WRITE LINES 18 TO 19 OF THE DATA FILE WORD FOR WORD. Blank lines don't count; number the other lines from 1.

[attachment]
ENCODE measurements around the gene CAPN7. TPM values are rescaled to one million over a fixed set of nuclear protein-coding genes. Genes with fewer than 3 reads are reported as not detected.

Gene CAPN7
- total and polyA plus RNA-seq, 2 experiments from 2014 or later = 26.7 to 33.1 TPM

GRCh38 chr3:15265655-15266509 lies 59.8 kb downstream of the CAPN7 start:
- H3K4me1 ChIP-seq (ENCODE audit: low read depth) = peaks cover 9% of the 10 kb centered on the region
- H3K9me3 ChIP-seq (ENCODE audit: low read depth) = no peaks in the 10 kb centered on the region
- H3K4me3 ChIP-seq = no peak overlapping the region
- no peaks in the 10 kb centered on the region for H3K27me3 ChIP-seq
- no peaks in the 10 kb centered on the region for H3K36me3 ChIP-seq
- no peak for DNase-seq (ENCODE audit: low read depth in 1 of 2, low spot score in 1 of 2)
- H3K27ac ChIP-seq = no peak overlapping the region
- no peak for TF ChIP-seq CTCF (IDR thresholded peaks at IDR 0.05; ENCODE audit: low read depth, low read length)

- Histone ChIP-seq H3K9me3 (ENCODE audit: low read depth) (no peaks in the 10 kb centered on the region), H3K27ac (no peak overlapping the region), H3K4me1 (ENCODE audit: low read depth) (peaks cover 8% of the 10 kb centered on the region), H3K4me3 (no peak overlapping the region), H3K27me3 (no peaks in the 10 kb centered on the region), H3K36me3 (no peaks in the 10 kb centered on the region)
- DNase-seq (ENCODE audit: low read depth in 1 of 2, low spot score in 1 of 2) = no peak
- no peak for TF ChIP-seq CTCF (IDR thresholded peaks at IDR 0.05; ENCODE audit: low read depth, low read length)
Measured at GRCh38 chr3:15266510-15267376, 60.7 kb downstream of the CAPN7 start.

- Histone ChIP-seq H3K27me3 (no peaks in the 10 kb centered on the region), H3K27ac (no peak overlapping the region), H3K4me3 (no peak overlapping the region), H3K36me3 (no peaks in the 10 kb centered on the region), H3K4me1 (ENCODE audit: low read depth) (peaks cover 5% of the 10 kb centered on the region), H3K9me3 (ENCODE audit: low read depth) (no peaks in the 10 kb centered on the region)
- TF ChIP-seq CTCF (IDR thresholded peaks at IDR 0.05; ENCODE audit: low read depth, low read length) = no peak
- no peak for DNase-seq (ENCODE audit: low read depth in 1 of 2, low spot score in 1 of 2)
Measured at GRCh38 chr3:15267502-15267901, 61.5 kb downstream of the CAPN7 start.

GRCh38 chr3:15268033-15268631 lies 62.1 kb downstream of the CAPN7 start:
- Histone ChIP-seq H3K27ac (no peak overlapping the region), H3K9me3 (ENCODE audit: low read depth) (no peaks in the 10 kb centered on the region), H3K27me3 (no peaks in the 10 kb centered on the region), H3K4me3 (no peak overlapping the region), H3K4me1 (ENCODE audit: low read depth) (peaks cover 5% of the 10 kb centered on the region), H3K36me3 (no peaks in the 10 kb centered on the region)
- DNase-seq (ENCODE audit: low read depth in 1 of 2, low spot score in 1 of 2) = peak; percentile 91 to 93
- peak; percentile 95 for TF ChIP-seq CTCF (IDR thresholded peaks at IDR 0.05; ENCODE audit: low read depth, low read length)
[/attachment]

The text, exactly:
- TF ChIP-seq CTCF (IDR thresholded peaks at IDR 0.05; ENCODE audit: low read depth, low read length) = no peak
- no peak for DNase-seq (ENCODE audit: low read depth in 1 of 2, low spot score in 1 of 2)